According to a prosecutor, the 17-year-old had planned her escape with her siblings for over two years. Although one of her 12 siblings accompanied her during the escape, they became too scared and returned to the house.

When the police found the imprisoned children, they were so pale and malnourished that officers mistook some of them for children, even though seven of them were legal adults between the ages of 18 and 29. The children were extremely hungry, and deputies allegedly gave them snacks after their rescue. They were taken to local hospitals for treatment after their parent’s arrest.

David had registered his home as “Sandcastle Day School” in the California Department of Education directory, and he and Louise homeschooled the children. They had obtained the necessary permits to run a non-religious, co-ed institution, and David served as its principal.

The children were not allowed to socialize with anyone outside the family and were kept inside for most of the day during their homeschooling. Betty, David’s mother, later admitted in an interview that her son and his wife had always dressed their children in matching outfits when they left the house. She explained that they would line the children up by age, with the parents at the front and back of the line for “protective reasons.”

David earned well but filed for bankruptcy

David Turpin used to earn $140,000 per year before quitting his job in 2010. His wife Louise was a stay-at-home mom and did not have any income. However, in 2011, they declared bankruptcy, with around $240,000 in credit card debt and a foreclosure on their former farm in Texas. When allegations of child abuse surfaced, Ivan Trahan, who had represented the couple in their bankruptcy case, was surprised.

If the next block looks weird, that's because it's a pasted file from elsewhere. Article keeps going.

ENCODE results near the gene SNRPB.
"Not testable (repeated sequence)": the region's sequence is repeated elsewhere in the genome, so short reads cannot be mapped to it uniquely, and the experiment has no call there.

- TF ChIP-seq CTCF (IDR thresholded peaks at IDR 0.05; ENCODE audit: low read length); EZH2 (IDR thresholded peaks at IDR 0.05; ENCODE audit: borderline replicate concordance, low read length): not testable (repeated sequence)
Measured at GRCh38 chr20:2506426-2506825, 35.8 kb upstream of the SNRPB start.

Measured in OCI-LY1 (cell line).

At the time of their arrest, the Turpins were living in a single-story home in a development in Southern California. It is unclear how the family, which included 15 members, was supported by the unemployed parents. Nevertheless, the house reportedly had several new vehicles and was well-maintained on the outside.

The parents pleaded not guilty initially

Upon being apprehended, David and Louise Turpin expressed confusion as to why they were being pursued by the authorities. They offered no explanation for their actions or why they had restrained their children to beds and padlocked them. As reported by CBS News, the couple initially pleaded “not guilty” to the following charges:

12 counts of torture, seven counts of abuse of a dependent adult, six counts of child abuse or neglect, and 12 counts of false imprisonment, all of which were alleged to have taken place between 2010 and the present. Additionally, David Turpin was charged with a lewd act on a child.

On February 22, 2019, David and Louise changed their pleas to guilty for one count of torture, three counts of willful child cruelty, four counts of false imprisonment, and six counts of cruelty to an adult dependent. Both were sentenced to life in prison with the possibility of parole after 25 years. However, due to the heinous nature of their crimes, it is unlikely that they will ever be granted parole, effectively making their sentence a life sentence.

After their conviction, David and Louise Turpin were sent to different correctional facilities in California. David was initially sent to the Mule Creek State Prison but was later transferred to the California State Prison. Meanwhile, Louise was sent to the Central California Women’s Facility, where she currently resides.

They showed a perfect image on social media